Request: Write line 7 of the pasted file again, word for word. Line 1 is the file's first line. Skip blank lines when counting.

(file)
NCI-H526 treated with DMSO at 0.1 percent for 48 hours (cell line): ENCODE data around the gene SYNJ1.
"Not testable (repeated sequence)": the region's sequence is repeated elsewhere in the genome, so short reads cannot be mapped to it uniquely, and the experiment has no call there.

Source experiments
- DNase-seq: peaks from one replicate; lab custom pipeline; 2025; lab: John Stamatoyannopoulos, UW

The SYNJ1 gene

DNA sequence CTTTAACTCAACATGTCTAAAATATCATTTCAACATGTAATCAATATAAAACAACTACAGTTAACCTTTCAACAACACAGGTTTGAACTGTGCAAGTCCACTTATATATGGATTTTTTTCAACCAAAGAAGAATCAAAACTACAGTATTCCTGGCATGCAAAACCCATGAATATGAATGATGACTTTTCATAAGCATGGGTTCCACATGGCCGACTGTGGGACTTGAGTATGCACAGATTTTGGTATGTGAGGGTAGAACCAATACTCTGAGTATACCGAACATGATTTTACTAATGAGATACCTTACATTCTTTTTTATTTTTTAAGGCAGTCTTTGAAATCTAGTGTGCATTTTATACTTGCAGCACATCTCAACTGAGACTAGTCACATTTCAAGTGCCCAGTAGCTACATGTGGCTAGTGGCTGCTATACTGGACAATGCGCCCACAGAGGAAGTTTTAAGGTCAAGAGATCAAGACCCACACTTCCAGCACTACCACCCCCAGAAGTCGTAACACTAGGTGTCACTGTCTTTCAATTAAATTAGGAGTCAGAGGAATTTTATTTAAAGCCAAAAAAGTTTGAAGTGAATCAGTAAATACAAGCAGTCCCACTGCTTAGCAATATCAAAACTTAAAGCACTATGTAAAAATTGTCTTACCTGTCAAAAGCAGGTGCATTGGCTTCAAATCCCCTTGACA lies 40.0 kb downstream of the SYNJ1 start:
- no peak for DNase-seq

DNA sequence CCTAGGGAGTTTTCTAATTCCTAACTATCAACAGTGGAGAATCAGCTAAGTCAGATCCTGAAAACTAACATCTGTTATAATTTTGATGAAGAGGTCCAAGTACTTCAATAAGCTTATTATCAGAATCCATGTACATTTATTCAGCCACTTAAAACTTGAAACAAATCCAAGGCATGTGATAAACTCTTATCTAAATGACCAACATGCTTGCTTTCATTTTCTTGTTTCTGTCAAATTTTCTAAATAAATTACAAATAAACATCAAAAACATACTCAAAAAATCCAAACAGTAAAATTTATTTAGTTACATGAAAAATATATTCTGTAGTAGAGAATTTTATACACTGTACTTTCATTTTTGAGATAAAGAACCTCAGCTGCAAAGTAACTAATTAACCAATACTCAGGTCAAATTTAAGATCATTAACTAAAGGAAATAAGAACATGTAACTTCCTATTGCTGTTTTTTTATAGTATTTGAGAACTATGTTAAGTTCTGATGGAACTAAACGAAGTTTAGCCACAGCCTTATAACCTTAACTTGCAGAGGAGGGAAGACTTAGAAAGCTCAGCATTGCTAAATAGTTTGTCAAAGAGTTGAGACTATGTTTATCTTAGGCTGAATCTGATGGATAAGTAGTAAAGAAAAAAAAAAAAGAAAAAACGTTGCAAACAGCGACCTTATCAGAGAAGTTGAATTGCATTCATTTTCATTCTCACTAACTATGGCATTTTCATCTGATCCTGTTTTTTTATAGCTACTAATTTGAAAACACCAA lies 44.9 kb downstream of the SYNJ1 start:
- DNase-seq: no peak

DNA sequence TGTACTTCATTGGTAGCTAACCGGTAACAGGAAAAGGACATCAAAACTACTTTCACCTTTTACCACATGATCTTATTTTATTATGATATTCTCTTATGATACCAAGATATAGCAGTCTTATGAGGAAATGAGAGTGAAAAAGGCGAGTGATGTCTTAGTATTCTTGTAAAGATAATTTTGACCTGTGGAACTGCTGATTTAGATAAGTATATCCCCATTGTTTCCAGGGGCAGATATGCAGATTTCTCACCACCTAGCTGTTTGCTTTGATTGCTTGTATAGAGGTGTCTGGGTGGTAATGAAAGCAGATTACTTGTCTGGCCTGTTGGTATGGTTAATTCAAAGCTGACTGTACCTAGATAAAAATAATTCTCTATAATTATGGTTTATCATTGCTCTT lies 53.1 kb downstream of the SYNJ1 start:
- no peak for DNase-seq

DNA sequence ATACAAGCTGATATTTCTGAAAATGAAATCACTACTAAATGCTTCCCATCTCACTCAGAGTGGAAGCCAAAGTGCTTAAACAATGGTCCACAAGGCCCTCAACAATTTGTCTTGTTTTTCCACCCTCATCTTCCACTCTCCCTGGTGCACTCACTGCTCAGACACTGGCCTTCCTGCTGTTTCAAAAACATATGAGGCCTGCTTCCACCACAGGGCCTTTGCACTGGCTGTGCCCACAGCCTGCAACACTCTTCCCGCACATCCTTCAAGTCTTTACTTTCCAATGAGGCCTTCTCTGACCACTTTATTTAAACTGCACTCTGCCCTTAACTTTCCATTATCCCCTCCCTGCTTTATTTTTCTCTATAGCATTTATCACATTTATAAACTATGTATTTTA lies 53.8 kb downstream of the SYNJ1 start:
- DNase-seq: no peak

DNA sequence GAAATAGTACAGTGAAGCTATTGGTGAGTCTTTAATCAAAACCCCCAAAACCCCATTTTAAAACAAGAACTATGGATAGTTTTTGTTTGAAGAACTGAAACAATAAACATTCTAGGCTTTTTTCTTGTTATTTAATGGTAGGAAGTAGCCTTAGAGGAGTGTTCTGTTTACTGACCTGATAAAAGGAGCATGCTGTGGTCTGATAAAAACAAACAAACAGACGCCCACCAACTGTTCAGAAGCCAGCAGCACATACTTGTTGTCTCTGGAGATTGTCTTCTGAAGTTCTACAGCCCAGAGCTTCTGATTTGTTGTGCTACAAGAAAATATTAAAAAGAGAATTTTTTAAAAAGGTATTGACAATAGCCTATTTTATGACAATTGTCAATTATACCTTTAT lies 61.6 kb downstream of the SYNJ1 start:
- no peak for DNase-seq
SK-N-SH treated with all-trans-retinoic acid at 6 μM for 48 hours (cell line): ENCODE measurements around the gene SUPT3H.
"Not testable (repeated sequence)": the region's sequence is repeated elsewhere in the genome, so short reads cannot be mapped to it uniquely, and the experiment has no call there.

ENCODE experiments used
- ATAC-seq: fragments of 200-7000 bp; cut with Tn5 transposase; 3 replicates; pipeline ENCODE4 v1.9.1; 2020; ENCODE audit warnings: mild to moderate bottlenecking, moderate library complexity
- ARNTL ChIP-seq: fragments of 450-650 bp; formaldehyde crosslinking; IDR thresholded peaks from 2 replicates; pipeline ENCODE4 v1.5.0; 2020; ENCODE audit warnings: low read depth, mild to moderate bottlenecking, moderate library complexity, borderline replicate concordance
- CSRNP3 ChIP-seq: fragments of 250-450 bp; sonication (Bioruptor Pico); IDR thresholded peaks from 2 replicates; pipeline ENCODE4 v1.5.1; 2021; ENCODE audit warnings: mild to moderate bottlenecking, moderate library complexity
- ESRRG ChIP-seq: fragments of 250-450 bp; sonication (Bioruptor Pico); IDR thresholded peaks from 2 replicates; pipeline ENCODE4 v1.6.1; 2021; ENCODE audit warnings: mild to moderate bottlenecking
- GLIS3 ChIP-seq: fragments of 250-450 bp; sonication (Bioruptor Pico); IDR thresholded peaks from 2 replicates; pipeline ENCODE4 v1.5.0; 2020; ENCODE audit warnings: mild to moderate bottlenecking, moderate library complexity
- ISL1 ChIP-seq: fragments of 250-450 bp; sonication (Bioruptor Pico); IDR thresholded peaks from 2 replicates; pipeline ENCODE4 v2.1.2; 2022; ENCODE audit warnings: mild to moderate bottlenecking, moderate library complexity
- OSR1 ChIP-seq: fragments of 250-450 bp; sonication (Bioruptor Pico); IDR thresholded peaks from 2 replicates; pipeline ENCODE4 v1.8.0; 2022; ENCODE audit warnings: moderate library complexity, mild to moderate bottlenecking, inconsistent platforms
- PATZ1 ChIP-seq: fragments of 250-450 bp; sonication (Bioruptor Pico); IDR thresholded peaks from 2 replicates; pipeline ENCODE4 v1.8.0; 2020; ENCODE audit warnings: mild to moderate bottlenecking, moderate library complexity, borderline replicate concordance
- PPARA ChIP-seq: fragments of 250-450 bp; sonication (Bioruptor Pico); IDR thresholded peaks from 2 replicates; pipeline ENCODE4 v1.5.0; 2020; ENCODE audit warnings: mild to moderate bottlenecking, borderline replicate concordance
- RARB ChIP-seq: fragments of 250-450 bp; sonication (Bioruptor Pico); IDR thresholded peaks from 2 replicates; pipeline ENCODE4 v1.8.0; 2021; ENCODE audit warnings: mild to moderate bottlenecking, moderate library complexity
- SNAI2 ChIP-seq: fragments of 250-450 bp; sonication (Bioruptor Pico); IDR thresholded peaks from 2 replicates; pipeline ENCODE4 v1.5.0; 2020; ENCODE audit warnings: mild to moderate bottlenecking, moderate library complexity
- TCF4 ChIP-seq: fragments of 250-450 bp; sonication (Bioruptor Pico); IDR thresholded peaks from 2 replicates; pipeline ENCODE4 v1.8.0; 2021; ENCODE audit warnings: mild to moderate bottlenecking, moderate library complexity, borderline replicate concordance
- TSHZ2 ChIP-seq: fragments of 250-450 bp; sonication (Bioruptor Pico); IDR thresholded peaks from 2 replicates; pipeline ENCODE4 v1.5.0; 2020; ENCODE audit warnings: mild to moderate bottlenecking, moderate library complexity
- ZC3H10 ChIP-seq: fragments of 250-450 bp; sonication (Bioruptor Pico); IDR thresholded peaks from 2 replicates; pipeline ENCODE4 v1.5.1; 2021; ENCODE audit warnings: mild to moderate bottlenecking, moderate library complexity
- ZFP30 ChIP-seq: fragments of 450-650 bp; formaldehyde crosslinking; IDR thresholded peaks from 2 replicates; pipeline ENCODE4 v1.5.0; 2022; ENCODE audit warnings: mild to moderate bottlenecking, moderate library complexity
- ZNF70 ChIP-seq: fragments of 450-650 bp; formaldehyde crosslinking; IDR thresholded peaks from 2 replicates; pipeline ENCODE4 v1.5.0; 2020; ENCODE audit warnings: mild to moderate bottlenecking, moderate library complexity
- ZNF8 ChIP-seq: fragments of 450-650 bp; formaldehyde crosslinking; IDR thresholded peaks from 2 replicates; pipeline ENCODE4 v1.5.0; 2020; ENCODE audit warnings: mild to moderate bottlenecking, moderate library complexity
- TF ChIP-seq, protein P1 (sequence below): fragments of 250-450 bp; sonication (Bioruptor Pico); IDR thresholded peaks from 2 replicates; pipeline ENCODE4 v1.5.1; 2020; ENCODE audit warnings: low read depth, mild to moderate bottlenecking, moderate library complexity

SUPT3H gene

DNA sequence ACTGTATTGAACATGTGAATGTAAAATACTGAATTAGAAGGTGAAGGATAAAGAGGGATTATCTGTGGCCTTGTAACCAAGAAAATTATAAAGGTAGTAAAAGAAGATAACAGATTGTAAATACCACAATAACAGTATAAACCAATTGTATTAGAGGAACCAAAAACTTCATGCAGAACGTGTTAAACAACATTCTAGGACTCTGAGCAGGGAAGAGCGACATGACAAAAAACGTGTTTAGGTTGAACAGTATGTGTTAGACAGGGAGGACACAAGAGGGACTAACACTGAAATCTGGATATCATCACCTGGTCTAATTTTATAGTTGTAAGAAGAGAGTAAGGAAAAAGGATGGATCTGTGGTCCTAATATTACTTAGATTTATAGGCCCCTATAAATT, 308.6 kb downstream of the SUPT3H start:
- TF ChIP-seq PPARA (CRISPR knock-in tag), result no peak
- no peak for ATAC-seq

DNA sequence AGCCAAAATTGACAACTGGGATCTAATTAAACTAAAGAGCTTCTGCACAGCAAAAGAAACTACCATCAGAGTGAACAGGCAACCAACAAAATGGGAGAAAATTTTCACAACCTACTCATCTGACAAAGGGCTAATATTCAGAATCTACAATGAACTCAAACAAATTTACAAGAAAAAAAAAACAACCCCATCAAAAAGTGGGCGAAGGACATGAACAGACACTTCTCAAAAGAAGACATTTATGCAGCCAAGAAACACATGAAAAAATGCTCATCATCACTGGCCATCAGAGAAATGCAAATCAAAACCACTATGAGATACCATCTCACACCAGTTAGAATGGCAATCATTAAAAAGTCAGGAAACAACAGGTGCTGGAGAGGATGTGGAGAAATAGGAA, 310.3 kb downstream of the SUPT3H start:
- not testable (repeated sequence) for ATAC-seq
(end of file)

- no peak for DNase-seq